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Cryptococcus neoformans is a pathogenic fungus responsible for severe opportunistic infections. The most prominent feature of this yeast is its elaborate polysaccharide capsule, a complex structure that is required for virulence. The capsule is intimately associated with the cell wall, which underlies the capsule and offers the organism strength and flexibility in potentially hostile environments. Both structures are primarily composed of polysaccharides, offering a glimpse of the tremendous variation inherent in natural carbohydrate structures and their multiple biological functions. The steps in cell wall and capsule biosynthesis and assembly pose fascinating questions of metabolism, enzymology, cell biology, and regulation; the answers have potential application to treatment of a deadly infection. This article reviews current knowledge of cryptococcal cell wall and capsule biosynthesis and outstanding questions for the future.
Surface structures are critical to microbial pathogenesis. In some cases, these molecules provide the pathogen with physical protection; in others, they determine whether invading microbes are detected by the host or deceive it by camouflage or mimicry. Surface components may also confer tissue specificity and guide dissemination within the host, mediate pathogen binding to or uptake by host cells, or stimulate and modulate host immune responses. Any one of these functions can determine the outcome of an infection.
The external structures of microbes include viral capsids and envelopes, parasite surface coats, and capsules and cell walls of bacteria and fungi. These protein, lipid, or carbohydrate assemblies range from relatively simple oligomers to complex macromolecules or extensive polymers. They may incorporate unique moieties not found in the host, as with core oligosaccharides of bacterial lipopolysaccharide, or at the other extreme they may mimic host structures, as with the hyaluronan capsule of group A Streptococcus.
How can we productively generalize about this astounding variety of pathogen surface molecules? One approach is to step back from their myriad forms and functions and instead examine their biosynthesis, in search of common themes that may lead to a broader biological understanding of these structures and potentially exploitable aspects of their biogenesis. Such themes include the provision of precursors for surface molecule production, the sites and topology of the synthetic machinery, the pathways for surface component biosynthesis, and the final assembly of external structures. This review examines these biosynthetic themes as they apply to the pathogenic fungus Cryptococcus neoformans.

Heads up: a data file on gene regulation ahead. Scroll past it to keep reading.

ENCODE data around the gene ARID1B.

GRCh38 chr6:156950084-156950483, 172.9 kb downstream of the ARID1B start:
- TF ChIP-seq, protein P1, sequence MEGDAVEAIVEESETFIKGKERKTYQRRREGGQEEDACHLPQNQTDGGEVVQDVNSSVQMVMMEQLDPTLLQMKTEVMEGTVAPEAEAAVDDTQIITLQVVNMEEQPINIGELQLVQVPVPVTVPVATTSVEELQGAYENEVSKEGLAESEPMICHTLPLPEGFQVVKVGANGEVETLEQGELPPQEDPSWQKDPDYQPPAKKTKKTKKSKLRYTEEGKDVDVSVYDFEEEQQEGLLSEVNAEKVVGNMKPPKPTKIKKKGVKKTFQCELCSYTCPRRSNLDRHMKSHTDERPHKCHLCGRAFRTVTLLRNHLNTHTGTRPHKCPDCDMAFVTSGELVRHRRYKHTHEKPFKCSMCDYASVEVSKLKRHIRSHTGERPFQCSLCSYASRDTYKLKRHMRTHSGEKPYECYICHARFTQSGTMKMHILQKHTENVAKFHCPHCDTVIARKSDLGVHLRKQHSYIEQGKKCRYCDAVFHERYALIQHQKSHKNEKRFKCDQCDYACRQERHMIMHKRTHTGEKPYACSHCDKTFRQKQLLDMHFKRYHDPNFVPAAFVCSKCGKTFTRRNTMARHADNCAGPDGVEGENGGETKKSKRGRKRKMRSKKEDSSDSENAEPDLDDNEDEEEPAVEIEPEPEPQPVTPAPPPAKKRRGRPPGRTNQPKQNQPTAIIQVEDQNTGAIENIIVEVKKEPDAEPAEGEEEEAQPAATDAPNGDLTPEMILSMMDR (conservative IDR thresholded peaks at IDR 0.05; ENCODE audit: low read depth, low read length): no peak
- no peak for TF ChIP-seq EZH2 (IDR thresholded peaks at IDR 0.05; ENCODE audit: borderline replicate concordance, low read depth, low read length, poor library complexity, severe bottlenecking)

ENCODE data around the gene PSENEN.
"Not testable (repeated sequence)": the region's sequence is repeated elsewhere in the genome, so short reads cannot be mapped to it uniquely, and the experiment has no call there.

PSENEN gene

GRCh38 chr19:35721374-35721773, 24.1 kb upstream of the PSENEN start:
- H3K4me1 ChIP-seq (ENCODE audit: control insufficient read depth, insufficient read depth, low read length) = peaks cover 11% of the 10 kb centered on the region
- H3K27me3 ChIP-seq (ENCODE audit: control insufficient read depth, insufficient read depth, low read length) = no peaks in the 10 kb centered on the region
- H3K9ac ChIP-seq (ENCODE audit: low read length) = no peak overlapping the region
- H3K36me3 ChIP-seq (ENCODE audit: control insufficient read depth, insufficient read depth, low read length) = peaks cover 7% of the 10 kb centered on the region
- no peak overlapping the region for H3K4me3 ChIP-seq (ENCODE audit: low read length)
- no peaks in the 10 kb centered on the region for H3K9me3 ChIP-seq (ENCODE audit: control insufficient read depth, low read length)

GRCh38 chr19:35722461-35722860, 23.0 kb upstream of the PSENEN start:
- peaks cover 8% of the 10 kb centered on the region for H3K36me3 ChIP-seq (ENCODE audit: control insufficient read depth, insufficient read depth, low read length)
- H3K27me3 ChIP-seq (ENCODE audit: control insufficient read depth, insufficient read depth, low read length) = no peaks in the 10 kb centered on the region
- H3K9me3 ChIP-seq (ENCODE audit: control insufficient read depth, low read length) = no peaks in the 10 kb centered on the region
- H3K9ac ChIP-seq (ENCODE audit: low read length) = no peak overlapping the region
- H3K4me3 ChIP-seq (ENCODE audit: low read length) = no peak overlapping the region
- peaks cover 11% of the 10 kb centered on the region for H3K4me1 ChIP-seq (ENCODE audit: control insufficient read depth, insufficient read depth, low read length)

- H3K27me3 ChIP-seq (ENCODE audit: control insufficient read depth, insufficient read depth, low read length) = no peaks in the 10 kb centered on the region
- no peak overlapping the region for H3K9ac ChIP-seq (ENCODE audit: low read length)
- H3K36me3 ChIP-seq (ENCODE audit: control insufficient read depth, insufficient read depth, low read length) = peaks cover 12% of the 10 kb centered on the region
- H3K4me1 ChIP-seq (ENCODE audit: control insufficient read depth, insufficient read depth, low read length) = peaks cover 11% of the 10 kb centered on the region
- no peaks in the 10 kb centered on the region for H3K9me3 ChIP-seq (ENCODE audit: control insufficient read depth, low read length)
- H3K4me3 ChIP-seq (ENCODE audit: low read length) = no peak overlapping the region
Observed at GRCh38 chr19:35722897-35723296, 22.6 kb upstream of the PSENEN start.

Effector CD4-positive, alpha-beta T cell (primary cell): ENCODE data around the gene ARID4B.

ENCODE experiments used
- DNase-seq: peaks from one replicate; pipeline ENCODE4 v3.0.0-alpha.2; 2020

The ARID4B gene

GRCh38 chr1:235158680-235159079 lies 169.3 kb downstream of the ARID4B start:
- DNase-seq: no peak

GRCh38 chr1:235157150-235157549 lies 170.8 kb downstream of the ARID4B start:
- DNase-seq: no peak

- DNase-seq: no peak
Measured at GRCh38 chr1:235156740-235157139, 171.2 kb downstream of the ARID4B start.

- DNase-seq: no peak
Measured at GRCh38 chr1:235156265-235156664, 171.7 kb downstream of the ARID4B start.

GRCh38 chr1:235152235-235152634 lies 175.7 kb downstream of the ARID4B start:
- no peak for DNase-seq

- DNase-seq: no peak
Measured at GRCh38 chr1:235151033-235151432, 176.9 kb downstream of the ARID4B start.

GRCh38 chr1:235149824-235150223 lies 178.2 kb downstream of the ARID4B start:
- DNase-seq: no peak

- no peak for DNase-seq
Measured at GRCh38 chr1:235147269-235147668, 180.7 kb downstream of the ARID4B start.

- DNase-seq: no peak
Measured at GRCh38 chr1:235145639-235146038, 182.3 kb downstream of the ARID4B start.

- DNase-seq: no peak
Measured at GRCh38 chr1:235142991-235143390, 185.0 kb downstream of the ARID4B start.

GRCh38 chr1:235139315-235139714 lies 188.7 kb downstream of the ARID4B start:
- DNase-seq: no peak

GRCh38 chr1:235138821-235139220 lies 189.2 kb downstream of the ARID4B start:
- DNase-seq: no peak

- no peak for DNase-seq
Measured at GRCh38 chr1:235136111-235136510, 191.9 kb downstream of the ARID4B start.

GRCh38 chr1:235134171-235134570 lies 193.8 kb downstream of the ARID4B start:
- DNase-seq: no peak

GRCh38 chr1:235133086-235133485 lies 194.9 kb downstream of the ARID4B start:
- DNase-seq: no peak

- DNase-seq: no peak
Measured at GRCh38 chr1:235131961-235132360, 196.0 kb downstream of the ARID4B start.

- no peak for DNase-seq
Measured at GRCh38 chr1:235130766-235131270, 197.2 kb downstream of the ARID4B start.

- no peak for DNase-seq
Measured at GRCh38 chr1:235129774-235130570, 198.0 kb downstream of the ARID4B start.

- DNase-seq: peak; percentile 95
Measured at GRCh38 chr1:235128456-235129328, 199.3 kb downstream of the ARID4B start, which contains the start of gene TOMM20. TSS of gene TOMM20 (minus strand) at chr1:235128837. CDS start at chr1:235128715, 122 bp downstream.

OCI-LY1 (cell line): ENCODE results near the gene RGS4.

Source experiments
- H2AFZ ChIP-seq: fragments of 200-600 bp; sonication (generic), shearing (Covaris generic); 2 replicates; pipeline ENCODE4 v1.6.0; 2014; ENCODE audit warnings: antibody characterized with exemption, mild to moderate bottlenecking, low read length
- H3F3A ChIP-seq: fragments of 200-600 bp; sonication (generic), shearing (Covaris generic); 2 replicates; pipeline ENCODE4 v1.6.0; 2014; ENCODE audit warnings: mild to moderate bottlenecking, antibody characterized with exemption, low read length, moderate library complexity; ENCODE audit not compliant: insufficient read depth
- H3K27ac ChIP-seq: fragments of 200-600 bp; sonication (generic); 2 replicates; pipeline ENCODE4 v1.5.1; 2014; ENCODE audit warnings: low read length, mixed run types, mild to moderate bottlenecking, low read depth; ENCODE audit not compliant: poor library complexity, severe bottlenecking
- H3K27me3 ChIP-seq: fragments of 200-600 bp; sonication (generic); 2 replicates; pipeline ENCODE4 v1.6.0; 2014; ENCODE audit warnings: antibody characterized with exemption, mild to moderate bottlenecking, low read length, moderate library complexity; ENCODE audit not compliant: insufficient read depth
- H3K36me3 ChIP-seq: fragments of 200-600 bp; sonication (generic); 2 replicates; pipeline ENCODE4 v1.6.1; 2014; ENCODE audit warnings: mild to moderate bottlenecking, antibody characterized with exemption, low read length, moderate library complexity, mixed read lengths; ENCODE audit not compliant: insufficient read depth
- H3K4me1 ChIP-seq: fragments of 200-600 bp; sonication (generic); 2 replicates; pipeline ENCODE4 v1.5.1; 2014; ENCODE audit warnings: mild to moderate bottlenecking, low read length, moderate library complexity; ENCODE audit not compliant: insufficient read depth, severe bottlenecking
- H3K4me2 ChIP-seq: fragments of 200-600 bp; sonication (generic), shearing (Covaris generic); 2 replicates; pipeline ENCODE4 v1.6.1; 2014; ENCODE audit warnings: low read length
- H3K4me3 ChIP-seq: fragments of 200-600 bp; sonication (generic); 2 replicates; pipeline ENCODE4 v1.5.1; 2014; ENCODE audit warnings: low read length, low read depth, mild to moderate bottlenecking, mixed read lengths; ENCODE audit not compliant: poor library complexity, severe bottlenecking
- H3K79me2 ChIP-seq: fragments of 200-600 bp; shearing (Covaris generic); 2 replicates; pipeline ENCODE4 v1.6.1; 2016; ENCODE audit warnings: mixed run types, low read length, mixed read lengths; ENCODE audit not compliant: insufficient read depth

Like other yeasts, C. neoformans is bounded by a plasma membrane and polysaccharide-based cell wall. Beyond these, it displays an extensive polysaccharide capsule that is closely associated with the wall (Figure 1) and is required for virulence (23, 55, 116, 137); this structure distinguishes C. neoformans from other pathogenic fungi. This article explores biosynthesis of the cell wall and capsule to review current knowledge and stimulate consideration of the many intriguing yet unanswered questions in this fascinating area of research.
The C. neoformans species complex, with subspecies C. gattii and C. neoformans (17, 88, 92), likely diverged from the lineage of ascomycetes such as Saccharomyces cerevisiae ~1000 mya (68). Historically, Cryptococcus isolates were categorized by serotype, based on a defined set of capsule-reactive immune sera (28). C. gattii includes serotypes B and C, while strains classified as serotypes A, D, or AD hybrids make up C. neoformans. Serotypes A and D have also been classified as varieties of C. neoformans, var. grubii and var. neoformans, respectively (52), although molecular typing allows more definitive strain classification (17, 88, 92). Genome sequence information for serotypes A and D is available (see Related Resources).